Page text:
Standards as Platforms

Standards connect different kinds of products to each other. Once a standard is established, innovation can occur on either side of the connection, making the standard itself a platform for change.

Mason jars have been around since the 1850s. You see them everywhere, typically as shabby-chic home decor, but their original intent was always food storage. Mason jars come in a variety of sizes, from 4oz up to 2L or larger.

Each jar has a threaded lip, which can accept a lid of matching thread. Older lids were solid metal, but this has evolved to a band-and-disc setup to make canning easier. 

Two standards have emerged: regular mouth and wide mouth jars.

Regular mouth jar lips are all exactly 2.75 inches in outer diameter. Wide mouth jar lips are all exactly 3.375 inches in outer diameter. Regular mouth was the original standard, and the vast majority of jars in circulation are of this type. Wide mouth jars are relatively new (mid-1900s), but allow one to can much wider objects, like pork or peach halves, without extra processing.

Canning one's food used to be a common American practice. The idea is pretty simple - take foods which are in surplus over the summer months, and process and store them until the winter, when they are scarce.  Pre-Consumerism, the home was seen as a center of production - "home economics". This is a classic tactic - building up a stock of food, so that the overall flow across time is uninterrupted.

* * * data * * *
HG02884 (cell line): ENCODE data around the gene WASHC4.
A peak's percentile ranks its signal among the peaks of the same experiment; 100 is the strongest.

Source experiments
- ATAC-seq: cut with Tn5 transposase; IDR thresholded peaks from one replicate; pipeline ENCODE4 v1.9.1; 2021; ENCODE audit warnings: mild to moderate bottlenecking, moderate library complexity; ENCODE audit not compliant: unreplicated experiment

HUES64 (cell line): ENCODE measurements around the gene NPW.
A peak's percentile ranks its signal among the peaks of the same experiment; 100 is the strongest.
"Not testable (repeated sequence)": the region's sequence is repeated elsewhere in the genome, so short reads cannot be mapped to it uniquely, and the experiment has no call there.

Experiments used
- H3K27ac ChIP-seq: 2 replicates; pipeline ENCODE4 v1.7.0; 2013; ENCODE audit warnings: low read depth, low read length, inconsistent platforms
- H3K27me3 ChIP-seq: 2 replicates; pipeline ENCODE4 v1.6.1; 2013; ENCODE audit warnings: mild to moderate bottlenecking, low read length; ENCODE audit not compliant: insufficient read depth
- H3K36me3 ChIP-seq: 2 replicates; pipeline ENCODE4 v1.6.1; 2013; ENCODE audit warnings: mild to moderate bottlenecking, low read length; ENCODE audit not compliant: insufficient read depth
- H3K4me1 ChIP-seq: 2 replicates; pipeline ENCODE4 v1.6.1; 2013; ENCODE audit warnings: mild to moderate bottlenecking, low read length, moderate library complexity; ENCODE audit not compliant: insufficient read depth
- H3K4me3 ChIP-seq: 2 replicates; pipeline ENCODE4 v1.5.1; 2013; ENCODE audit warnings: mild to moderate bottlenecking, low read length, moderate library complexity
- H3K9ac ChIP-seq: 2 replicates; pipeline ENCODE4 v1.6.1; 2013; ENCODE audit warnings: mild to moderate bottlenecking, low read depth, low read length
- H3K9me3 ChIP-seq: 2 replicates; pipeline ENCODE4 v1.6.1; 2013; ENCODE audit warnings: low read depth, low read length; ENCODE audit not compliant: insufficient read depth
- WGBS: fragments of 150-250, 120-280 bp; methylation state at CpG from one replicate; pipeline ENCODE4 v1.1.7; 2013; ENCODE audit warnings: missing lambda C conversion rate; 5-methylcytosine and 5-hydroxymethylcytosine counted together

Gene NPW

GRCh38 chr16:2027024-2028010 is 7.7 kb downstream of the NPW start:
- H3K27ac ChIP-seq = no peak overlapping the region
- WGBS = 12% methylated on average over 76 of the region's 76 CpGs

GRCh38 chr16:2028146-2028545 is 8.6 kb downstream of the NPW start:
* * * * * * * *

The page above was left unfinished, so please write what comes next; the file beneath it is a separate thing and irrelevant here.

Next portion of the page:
That said, the process has moved away from the home and into the hands of corporate capitalism, as has people's trust in home-canned food. And yet most families still keep around the physical trappings of canning - the jars. They end up as coin jars, knickknack holders, art objects. They've become signifiers of a certain kind of Americana, a down-home country lifestyle that might once have actually involved canning and storing food.

That's starting to change. Canning parties abound across the US, especially among the under-30 crowd, echoing the Great Depression. 

Mason jars were always an industrial platform, in the sense that their threaded lips are a very standardized component, and you could use any brand of disc and band on any jar. This standard was noticed by the market, and now, a variety of non-canning lids can be purchased, which move the jars away from their original purpose, and into new, strange territory.

As an example, the Cuppow! , a bpa-free plastic lid that one uses instead of the canning disc, which turns the jar into a sippy cup. 

Since the top lips of all wide-mouth jars are the same, it's easy to switch the Cuppow! lid on to the appropriate sized jar for whatever you are drinking. A big lemonade might end up in a quart jar, and the lid still fits perfectly.

Cuppow! lids on two wide-mouth jars.

Cuppow! lids on two wide-mouth jars.

The Cuppow BNTO goes a step further - a separator reservoir that fits underneath a standard lid, allowing you to separate a salad from its dressing, pita bread from hummus, etc. The top lid seals both the BNTO reservoir and the jar as a whole.

Now, this food-persevering platform is a DIY snack consumption platform.

People are even making LED-and-Solar lids, for turning mason jars into off-grid lighting.

One brand of solar lid light, fitting standardmouth jars.

One brand of solar lid light, fitting standardmouth jars.

Think about the integration of small electronics with well-known traditional standards, whether that's jar lid diameter or any other common standard. Throw a Raspberry Pi mini-computer in there, and you've got a weatherproof, portable computing platform built inside a 170 year old shell.

Form follows function.
— Louis Sullivan